a hackintosh for me, iphone applications for thee

I’m embarking on a hackintosh project because I want to dabble in some iPhone/iPod application development. This post is really a sort of notepad for some of the resources I am researching to help with this. The hardware is a refurbished Dell Mini v10, and I can report that it gets 2 fps (Dalaran) to 20 fps (out in the wild) playing Warcraft. 🙂

I was a moderately good citizen and snagged a legitimate copy of Snow Leopard off Amazon – the upgrade disc, mind you. The OSX installation guides vary but here are the main ones (slightly contradictory):

Mech Drew: http://osx.mechdrew.com/guides/

Gizmodo: http://bit.ly/ItgcC

Lifehacker: http://bit.ly/6sdVx

As far as learning how to do app development, I will use the courses on Apple ITunes University and also I bought this book.

unfortunately, none provide a simple way to add an OS/X install as a multiboot option. I used a freeware partition software to create a new 80 GB partition, so hopefully I can use that for OS/X but I’m really treading on new ground here. Ideally I can multi-boot into XP or Snow Leopard.

If anyone has any words of wisdom or advice, please do let me know! This isn’t for the faint of heart, clearly.

Will the Apple tablet be a Kindle killer?

Apple’s announcement today of it’s new iPad tablet system (alas, not named Newton 2), running iPhone OS and featuring a 10″ multi-touch screen – doesn’t strike me as the Kindle killer that everyone is making it out to be. Yes, it will definitely be an ebook reader and will have licensing agreements with textbook publishers like McGraw-Hill and the behemoth book chain Barnes and Noble. But at a price probably around $1000, it will be four times as expensive as the Kindle, and despite the glorious full color multi-touch screen, will still not be as easy to read as elecctronic ink technology.

The price point matters – iPhone and iPod dominate their respective segments, but only because they provide tremendous functionality and design at the same price point as their competitors. Meanwhile, Mac computers remain relegated to niche market share, because they are such a poor value. The Mac OS operating system is innovative but for fundamental computing tasks – office work and online – most users are OS agnostic at best (Word is Word; Gmail is Gmail) and biased towards what they know (ie, Windows).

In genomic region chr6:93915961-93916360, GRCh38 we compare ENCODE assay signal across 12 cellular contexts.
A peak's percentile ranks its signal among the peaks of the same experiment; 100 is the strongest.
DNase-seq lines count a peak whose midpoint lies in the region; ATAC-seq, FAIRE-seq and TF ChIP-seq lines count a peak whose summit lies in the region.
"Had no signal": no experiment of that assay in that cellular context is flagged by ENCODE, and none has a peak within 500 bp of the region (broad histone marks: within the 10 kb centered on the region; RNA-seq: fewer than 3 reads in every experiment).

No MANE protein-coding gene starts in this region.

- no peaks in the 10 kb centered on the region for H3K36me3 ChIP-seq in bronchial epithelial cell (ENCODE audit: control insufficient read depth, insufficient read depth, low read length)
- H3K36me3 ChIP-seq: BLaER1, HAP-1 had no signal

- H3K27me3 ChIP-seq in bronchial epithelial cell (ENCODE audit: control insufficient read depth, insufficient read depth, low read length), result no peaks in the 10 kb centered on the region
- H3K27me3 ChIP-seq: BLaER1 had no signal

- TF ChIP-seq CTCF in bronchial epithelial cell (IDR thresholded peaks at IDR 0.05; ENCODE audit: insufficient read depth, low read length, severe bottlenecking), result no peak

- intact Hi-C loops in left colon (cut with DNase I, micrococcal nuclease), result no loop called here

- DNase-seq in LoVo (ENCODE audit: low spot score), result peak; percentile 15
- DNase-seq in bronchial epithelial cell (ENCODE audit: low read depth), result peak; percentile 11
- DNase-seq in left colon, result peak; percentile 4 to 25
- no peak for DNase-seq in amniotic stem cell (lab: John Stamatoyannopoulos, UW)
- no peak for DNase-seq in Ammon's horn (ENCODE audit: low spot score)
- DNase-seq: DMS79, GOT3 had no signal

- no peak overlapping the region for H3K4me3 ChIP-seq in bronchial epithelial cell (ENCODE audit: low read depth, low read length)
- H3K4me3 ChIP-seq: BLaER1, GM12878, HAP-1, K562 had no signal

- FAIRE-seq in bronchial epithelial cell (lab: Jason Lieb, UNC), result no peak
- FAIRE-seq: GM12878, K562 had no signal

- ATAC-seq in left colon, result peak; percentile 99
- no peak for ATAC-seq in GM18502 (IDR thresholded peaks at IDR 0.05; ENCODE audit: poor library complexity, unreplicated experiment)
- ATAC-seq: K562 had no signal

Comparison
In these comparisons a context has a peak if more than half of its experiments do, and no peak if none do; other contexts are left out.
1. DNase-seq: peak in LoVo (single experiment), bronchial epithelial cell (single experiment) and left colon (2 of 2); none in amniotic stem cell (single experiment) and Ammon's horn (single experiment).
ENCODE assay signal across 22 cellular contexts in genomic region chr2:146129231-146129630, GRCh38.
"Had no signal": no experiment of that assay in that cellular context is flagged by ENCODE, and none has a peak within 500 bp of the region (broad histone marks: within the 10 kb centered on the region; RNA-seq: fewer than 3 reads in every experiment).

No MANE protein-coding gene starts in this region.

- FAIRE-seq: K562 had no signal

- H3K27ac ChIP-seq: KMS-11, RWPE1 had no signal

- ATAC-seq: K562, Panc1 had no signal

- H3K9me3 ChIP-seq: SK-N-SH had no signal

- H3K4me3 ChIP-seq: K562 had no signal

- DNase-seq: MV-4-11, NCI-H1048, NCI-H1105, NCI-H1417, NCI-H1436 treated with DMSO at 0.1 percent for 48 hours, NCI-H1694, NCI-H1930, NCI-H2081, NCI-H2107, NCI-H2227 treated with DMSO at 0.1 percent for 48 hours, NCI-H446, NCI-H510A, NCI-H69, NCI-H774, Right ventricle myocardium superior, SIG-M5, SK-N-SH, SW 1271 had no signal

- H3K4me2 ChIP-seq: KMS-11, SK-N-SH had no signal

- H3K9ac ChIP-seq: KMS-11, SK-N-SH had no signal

For the iPad to compete against Kindle – which has a huge marketshare lead and truly is to books what the iPod was to music, despite e-readers from Sony being around for years – it needs to compete on price and functionality. And there’s no way that the average person is going to be willing to read a 400-page book on an LCD screen.

I think Apple knows this, which is why it is courting the textbook market, the gaming market, and also putting iPhone OS on the device to keep it compatible with the universe of apps from the App Store. These add value to the device in the sense that they keep it a general-task device and not a single-purpose one. But in doing so they are competing against their own products – I bought an iPod Touch myself for less than $200 and I can run any app on it that the iPad will, and most are designed for a small screen so what’s the advantage of 10 inches? And why pay 4x the cost? Conversely why spend $1000 for a iSlate when you can drop a few hundred more and get a full-featured macbook? Or spend the same amount of money and buy a full-featured Windows laptop? Or spend half and get a netbook running Chrome OS, or a new Pine Trail netbook which can play real games like Warcraft?

Textbooks and other digital documents can certainly be made more innovative and hyperlinked and interactive on the iPad, but that media revolution will not be confined to Apple’s garden. And it’s a guarantee that Kindle v3.0 is going to incorporate color e-ink and a touch interface (though probably not multi-touch). Any new innovations in content delivery and integrating media and text will be just as exploitable by laptops and netbooks in particular.

And there are amazing new display technologies coming out – including color e-ink and hybrid CD screens, which will let other manufacturers build devices for ebook reading and media consumption at a fraction of the cost of what Apple can. I think that Apple has learned the wrong lesson from it’s success with iPod and iPhone and will end up doing everything poorly rather than a few things well.

UPDATE: Steve jobs dismisses netbooks, saying a netbook is “not better at anything! It’s just cheaper. But it’s not better at anything.” Shows how little he understands about netbooks. And he claims the iPad’s on-screen virtual keyboard is a “dream to type on” – yeah, right.

Mac myths: virus immunity

Apple still touts the Mac's supposed immunity to viruses as an advantage over Windows
Apple still touts the Mac's supposed immunity to viruses as an advantage over Windows
An inconvenient truth, indeed:

For the first time, Apple is recommending the use of anti-virus tools to protect Mac systems.

Long something of a phantom menace, strains of malware capable of infecting Mac machines have gradually been increasing in prevalence over recent months. In addition, VXers are making more use of web-based attack and applications specific vulnerabilities to infect PCs whatever their underlying operating system might be.

Windows-specific malware attacks are still orders of magnitude greater than assaults on Mac machines, but the risk to Apple fans is now enough for the Church of Jobs to admit a risk exists.

The admission that security scanner software was a good idea for Mac users came in an unheralded update to Apple’s support site made on 21 November, first picked up by Brian Krebs at Security Fix on Monday.